This musical dialogue was playful and fierce, far from stuffy or solemn; the space emptying and filling with children, visitors, dancing, rigor, egos and prayers, plenty of unkown, and a feeling of protection - a swirl
We trust you will hear our humanness - hands, breath, vulnerability, waves of emotion. There is no resonance without us; we turn the key, we are the key.
So, this music is sacred. We reach into the “space between”, plunging deep into waves of sound, feeling rhythms of the mystical and everyday, and raising up a jewel from the grey, cold dark. Our recording evokes the experience of being in this magical space: sounds rising, dissolving, blending, crossing, moving your body and filling your ears.
Listening with headphones, the public backdrop of the village comes into being: chiming, chirping, talking, wheels turning, and the private, mysterious transformation of sound through the chapel’s reverberation. We recorded live with six ambient mics plus harp, voice, and percussion proximity mics into which all other sounds flowed. Along with more complex pieces, we give you a solo harp and a solo vocal piece, each in its most raw, ambient form to tune you in. And if you listen closely, intimately, you will sometimes discover a rare and mysterious upper harmony, not human but certainly female, a third voice, a result of the collision of human music and sacred space.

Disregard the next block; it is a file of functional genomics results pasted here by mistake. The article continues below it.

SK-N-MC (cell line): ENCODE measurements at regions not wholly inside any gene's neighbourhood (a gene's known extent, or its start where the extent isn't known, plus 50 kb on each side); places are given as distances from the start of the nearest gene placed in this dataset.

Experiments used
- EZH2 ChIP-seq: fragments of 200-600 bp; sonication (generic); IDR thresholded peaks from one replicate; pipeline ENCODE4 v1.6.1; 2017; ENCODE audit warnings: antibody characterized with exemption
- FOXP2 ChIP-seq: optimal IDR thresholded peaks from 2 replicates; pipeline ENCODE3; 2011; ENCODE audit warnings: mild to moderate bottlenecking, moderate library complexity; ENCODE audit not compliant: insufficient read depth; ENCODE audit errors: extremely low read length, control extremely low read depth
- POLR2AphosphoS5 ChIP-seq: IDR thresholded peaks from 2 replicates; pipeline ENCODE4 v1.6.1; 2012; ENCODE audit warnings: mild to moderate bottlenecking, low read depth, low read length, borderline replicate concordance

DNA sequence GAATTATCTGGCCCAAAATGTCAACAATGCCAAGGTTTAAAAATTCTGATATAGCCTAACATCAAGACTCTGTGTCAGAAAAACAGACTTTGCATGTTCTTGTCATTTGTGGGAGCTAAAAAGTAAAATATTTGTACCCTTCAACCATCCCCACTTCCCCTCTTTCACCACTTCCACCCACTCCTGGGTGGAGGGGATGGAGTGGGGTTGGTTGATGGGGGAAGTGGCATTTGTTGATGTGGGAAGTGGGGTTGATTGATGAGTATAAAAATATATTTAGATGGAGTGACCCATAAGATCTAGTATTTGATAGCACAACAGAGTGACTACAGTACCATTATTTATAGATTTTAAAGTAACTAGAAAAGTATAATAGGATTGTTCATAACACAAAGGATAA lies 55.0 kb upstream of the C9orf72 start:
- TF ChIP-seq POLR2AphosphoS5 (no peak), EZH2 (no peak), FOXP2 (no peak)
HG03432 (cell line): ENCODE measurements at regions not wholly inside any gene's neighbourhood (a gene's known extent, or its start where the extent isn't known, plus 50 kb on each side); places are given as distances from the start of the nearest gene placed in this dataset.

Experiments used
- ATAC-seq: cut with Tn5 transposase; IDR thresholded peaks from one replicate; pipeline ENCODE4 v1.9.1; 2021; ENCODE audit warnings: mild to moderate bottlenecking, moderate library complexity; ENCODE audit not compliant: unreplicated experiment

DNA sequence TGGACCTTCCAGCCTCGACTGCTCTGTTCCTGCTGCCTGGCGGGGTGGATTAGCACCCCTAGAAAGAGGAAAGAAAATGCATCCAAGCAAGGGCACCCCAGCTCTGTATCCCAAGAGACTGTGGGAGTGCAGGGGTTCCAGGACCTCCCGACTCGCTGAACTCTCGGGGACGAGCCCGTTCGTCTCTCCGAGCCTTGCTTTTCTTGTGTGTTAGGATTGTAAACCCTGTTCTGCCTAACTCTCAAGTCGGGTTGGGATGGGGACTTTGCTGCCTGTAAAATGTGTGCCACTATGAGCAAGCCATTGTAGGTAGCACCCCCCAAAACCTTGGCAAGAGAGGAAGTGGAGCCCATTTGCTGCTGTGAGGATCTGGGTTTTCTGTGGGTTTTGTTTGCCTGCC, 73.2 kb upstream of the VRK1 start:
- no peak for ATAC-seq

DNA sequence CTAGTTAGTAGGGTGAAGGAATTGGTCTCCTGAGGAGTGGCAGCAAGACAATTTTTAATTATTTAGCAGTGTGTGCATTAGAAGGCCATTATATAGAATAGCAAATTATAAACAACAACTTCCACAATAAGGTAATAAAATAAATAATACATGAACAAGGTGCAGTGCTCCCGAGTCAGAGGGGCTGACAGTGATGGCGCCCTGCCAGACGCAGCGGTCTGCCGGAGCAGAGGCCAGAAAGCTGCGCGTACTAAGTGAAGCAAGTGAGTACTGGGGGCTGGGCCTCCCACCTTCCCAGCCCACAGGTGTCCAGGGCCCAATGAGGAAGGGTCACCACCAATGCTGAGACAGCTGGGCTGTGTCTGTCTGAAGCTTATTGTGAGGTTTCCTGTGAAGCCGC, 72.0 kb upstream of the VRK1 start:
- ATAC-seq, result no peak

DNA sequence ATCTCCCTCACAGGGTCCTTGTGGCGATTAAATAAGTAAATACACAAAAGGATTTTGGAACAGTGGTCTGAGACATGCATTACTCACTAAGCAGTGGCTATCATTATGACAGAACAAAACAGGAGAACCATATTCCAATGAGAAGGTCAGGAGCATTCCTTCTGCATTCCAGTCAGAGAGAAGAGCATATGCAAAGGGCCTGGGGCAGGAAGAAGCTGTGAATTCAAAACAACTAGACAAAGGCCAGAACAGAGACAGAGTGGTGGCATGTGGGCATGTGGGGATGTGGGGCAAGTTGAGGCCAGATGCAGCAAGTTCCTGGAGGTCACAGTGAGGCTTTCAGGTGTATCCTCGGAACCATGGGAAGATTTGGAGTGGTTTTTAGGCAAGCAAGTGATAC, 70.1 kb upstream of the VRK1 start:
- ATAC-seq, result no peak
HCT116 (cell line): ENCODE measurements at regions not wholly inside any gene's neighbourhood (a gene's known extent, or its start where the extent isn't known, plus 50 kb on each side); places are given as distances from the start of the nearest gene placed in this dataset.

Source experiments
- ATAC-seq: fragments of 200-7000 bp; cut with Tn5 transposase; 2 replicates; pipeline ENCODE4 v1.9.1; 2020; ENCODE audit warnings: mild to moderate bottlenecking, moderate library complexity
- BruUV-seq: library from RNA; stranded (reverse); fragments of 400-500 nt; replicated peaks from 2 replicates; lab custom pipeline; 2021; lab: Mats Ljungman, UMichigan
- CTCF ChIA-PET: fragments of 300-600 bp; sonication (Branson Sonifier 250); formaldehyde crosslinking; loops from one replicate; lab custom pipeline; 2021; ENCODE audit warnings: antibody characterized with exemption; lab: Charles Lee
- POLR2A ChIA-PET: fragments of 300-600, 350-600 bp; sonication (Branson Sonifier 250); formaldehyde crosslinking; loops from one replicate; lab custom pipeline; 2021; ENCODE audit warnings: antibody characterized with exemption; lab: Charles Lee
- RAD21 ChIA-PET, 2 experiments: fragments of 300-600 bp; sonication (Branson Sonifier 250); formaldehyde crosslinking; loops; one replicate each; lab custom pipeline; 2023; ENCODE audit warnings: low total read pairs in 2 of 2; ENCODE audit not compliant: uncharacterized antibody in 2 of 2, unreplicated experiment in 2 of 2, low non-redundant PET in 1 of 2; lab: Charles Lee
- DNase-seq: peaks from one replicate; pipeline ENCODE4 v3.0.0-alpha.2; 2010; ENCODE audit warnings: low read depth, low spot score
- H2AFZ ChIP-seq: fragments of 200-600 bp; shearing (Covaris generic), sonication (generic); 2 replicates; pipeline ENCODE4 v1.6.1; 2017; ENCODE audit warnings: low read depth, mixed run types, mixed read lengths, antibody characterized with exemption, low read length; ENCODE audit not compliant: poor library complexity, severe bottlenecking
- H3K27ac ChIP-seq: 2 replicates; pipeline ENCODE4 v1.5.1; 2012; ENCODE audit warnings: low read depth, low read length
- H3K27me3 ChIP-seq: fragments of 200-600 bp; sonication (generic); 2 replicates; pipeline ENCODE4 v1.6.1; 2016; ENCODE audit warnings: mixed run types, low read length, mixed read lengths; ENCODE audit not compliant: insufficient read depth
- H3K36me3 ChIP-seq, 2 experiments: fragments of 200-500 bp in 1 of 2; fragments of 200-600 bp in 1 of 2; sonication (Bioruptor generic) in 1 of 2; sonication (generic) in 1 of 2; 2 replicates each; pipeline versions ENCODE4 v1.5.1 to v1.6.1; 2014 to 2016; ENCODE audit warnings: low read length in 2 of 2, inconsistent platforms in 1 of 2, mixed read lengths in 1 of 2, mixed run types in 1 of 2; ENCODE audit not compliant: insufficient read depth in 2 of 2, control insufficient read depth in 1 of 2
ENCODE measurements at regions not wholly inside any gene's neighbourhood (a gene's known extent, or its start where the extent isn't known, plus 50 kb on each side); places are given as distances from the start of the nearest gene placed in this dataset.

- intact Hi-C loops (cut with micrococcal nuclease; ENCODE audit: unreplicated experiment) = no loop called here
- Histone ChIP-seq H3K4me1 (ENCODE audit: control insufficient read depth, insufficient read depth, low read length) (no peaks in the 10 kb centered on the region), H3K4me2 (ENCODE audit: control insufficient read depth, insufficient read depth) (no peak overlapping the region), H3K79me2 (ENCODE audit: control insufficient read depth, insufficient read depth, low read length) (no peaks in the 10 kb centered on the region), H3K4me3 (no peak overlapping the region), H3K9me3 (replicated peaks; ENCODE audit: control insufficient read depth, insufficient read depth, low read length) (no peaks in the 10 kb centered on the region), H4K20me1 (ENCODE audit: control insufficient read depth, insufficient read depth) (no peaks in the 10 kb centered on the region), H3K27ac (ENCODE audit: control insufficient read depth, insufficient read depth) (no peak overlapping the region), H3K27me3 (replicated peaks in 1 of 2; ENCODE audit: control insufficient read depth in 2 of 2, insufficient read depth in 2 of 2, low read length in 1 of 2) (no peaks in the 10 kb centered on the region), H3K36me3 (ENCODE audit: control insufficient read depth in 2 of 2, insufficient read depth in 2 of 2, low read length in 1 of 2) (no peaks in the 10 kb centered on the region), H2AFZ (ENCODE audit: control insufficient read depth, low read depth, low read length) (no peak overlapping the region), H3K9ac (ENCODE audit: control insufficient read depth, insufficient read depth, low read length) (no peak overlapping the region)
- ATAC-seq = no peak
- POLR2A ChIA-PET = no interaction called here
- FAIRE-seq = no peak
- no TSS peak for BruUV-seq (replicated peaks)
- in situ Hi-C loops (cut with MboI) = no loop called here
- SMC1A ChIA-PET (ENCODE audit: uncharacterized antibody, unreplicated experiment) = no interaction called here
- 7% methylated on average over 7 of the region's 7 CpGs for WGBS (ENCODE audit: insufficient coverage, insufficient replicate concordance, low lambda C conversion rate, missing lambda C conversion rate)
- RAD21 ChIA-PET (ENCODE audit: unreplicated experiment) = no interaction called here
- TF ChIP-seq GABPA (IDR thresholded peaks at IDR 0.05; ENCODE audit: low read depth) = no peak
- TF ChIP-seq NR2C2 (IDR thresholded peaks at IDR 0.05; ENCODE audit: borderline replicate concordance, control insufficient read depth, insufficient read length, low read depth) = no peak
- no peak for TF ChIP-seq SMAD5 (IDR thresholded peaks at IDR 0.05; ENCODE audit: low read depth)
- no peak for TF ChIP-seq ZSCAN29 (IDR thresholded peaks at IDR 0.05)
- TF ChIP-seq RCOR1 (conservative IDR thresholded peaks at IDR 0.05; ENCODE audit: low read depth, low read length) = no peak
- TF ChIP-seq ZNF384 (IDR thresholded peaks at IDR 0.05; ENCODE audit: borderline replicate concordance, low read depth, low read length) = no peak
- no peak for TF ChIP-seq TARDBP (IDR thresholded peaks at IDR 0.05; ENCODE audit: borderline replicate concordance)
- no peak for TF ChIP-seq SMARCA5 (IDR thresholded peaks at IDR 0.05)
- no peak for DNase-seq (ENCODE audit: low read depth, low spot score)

From dreams of music in the chapel and the first innocence of turning a clanging key in a silent lock to its seductive, answering overtones, we invite you into the echoes, LES AUDIDES.
Sheet music arrangements for pedal or lever harp. Available now!
August 19, 2015
Photo: Rebekah West
Harp Column Magazine- podcast edition. Kristina Finch interviews Megan on her recent "Balance" article.
June 17, 2017
Compositions from the
Chapelle Saint Jean Baptise
Megan Metheney, harp and voice
Rebekah West, percussion and voice
harpe, piano, chant
Vernissage de tableaux de Lillie Pirvellie, Artiste Géorgienne
Feature Article in Harp Column Magazine